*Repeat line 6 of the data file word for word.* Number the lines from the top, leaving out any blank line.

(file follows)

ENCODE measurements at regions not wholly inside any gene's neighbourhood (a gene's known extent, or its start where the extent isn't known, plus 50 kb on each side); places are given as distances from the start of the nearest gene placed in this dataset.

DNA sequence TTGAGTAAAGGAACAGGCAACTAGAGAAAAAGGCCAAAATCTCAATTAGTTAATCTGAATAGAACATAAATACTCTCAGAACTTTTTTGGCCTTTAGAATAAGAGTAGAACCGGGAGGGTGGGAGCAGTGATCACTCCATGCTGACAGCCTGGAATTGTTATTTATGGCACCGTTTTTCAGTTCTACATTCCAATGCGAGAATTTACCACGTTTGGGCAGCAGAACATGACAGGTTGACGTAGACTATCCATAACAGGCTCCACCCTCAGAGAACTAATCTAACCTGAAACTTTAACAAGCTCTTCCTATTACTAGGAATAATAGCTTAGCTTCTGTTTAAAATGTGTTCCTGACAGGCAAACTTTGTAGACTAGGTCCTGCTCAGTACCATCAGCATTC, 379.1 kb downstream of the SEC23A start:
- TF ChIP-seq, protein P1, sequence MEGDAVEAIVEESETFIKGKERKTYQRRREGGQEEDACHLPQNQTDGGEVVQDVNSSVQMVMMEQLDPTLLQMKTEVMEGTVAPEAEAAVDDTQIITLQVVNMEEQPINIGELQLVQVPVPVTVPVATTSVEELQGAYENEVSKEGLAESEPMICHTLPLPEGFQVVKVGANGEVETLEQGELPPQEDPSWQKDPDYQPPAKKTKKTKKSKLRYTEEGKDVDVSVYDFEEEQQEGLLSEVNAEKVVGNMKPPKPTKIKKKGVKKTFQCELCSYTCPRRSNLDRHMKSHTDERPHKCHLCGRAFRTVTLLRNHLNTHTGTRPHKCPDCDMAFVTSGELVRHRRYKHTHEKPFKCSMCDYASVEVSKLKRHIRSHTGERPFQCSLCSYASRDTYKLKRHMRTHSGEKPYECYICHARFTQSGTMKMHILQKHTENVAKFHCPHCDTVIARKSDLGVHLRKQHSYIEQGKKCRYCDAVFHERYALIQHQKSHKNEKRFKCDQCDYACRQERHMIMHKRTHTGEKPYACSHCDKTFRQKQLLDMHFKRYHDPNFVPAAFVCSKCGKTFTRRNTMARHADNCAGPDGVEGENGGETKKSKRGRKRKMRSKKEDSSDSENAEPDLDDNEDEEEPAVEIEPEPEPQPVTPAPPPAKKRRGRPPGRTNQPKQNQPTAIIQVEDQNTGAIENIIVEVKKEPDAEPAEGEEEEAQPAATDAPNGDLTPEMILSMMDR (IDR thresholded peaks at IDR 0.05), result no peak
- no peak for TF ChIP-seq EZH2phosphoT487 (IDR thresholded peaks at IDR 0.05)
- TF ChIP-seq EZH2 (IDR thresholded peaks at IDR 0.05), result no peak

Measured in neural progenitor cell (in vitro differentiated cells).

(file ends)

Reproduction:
Measured in neural progenitor cell (in vitro differentiated cells).